Food waste is an expensive drain on the economy and extremely harmful to the environment, and it is one of the largest waste-related challenges facing us, according to California’s Against Waste website. More than a third of all of the food that’s produced never makes it to a person’s table. It is either spoiled on it’s way or it is thrown away when people buy too much and they get rid of the extras. In California itself, nearly 6 million tons of food is throwing out in the waste. Most of the food waste gets thrown out in the landfills, creating Methane, a strong greenhouse gas.
Many of those companies do not provide tight environmental regulations for their factories, causing issues in the atmosphere around the factory where the goods are being made. Some of the most commonly used companies are the guiltiest when it comes to tearing down the environment we live in. One of the largest energy providers in the world, Progress Energy, is ranked as the twelfth worst company for the environment. But, they give customers to buy carbon offsets from them to try and improve the amount of emissions they are putting out into the world. Ranked number one is the coal using giant, Peabody Energy.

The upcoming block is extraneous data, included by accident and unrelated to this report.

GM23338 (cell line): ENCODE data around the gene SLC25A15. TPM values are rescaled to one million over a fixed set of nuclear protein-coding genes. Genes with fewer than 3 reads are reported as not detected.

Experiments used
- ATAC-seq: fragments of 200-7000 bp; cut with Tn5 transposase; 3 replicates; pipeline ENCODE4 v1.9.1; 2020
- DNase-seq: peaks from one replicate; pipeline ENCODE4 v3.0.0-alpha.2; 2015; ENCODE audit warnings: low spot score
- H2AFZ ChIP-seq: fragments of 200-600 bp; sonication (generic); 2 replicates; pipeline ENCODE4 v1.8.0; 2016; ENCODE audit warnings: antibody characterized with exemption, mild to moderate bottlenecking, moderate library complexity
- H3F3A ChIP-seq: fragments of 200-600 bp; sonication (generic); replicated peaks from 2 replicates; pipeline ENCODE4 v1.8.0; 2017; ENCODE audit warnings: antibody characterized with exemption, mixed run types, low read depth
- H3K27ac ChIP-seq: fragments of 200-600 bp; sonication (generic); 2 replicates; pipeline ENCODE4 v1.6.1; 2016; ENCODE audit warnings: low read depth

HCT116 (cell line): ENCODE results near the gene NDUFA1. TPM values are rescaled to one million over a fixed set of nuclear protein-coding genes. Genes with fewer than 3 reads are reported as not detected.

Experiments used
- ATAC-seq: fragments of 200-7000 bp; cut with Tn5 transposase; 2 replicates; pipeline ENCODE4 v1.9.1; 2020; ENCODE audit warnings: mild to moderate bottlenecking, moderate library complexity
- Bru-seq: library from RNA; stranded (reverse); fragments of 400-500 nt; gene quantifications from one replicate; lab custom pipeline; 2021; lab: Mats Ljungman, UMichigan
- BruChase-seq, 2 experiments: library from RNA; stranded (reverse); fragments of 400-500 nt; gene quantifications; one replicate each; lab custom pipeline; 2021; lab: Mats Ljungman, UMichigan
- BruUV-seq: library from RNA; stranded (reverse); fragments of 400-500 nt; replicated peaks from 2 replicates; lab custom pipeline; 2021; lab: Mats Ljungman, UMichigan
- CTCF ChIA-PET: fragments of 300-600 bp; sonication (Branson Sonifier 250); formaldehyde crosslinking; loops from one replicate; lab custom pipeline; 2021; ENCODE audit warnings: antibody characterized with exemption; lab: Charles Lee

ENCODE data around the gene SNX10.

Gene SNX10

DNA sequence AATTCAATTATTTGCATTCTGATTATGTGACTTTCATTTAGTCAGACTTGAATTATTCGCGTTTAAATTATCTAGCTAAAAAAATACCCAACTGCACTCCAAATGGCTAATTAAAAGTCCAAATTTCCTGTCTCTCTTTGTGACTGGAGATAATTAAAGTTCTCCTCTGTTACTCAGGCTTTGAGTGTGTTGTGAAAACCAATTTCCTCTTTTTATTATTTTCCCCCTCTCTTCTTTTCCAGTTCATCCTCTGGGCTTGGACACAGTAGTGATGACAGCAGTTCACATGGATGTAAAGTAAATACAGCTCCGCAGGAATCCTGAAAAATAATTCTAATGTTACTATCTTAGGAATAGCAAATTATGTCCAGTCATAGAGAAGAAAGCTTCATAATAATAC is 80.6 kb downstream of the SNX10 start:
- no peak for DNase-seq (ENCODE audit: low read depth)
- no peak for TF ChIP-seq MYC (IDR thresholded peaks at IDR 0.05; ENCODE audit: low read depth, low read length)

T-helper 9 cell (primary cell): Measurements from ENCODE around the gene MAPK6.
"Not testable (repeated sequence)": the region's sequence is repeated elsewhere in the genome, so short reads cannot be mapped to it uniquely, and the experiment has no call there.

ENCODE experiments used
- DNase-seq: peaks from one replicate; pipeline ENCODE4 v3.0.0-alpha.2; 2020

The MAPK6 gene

(“7 million,” 2014, para. 7). Air pollution is mainly common in developing countries from the extensive amount of industrialization and urbanization that is taking place. Poorer countries and communities cannot afford the ability to protect themselves, which is why there is so much suffering in these communities. In China alone, life expectancies are about 5.5 years lower than the United States because of the cardiovascular and respiratory mortality (Chen, Eventstin, Greenstone, & Li, 2013, para.